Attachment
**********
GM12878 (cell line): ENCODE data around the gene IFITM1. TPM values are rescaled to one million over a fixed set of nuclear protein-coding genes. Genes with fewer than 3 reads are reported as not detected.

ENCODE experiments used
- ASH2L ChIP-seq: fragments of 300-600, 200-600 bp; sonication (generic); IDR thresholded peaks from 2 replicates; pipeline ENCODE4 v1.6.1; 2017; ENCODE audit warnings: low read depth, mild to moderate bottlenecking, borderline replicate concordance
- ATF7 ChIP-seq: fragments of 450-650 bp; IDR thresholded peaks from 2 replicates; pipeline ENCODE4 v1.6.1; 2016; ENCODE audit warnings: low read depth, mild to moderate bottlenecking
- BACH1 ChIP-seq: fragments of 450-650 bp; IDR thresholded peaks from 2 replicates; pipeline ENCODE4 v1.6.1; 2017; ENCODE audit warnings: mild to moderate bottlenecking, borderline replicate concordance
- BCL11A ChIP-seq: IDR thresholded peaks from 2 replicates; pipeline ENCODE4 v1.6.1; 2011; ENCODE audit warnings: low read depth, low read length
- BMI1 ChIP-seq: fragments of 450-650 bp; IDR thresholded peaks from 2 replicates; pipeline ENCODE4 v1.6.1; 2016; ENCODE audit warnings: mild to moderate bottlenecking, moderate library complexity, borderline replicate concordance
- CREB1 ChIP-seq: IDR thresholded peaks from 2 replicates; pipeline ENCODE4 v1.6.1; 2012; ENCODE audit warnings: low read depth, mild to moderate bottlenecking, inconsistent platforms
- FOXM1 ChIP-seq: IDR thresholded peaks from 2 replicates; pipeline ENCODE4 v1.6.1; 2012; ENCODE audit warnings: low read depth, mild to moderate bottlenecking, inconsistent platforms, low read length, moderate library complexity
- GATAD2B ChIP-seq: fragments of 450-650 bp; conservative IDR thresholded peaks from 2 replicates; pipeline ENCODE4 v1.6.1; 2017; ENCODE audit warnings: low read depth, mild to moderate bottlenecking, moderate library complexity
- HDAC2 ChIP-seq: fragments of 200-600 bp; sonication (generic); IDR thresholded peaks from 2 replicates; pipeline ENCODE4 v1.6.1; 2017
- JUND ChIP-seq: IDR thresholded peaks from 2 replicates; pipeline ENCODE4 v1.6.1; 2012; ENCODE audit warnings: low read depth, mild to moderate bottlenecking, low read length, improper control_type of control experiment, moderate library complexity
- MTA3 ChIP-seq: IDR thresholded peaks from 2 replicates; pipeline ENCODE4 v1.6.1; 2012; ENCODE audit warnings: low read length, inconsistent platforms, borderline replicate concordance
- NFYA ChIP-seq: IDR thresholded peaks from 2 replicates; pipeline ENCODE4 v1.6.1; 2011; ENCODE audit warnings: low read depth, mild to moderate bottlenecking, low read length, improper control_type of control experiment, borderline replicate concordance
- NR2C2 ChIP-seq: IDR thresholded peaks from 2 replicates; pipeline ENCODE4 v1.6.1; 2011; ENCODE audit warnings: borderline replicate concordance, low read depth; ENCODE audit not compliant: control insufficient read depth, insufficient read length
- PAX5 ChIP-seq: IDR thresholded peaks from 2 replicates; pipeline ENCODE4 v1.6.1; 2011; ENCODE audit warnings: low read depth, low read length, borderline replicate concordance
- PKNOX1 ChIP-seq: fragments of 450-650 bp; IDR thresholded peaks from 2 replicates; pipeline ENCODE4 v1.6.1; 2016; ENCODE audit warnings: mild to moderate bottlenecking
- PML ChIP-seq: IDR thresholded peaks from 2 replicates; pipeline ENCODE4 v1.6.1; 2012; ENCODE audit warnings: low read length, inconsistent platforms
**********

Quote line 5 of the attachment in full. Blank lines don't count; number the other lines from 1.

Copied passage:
- BACH1 ChIP-seq: fragments of 450-650 bp; IDR thresholded peaks from 2 replicates; pipeline ENCODE4 v1.6.1; 2017; ENCODE audit warnings: mild to moderate bottlenecking, borderline replicate concordance